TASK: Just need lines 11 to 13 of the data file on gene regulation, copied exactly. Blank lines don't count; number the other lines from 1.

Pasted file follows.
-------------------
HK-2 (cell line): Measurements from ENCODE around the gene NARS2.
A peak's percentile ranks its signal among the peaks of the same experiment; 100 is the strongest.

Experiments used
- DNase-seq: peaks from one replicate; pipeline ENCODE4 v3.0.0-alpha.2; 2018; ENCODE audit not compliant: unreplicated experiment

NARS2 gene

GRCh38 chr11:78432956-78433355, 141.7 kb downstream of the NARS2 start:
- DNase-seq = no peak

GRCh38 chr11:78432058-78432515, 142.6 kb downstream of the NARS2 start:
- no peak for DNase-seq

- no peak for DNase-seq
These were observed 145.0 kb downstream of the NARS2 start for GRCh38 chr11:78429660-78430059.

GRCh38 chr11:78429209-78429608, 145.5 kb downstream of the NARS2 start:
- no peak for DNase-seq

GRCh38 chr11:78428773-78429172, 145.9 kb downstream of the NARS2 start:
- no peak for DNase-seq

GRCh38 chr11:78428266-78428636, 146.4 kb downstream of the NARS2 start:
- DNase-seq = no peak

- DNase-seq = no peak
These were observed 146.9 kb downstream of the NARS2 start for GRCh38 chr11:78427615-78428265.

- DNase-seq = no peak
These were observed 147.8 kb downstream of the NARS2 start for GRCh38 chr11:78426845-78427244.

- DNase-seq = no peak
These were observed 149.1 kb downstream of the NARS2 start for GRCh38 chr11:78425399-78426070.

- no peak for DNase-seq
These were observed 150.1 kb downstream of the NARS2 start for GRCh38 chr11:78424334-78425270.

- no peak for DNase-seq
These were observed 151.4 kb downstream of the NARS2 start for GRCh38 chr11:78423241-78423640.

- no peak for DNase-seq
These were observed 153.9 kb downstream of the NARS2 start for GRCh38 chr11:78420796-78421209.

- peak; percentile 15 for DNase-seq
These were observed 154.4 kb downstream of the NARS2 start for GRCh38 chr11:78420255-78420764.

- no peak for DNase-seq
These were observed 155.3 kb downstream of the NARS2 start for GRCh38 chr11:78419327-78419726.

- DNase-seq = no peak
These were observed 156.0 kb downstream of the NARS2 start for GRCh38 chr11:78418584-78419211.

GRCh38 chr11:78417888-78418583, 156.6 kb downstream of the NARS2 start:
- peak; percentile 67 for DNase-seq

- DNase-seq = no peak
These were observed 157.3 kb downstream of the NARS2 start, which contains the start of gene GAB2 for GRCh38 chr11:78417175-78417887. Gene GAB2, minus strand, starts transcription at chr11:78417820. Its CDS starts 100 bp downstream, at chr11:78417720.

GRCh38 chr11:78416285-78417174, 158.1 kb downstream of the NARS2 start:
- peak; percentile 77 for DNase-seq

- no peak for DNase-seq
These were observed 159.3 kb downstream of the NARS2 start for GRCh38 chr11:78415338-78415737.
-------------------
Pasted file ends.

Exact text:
These were observed 145.0 kb downstream of the NARS2 start for GRCh38 chr11:78429660-78430059.

GRCh38 chr11:78429209-78429608, 145.5 kb downstream of the NARS2 start:
- no peak for DNase-seq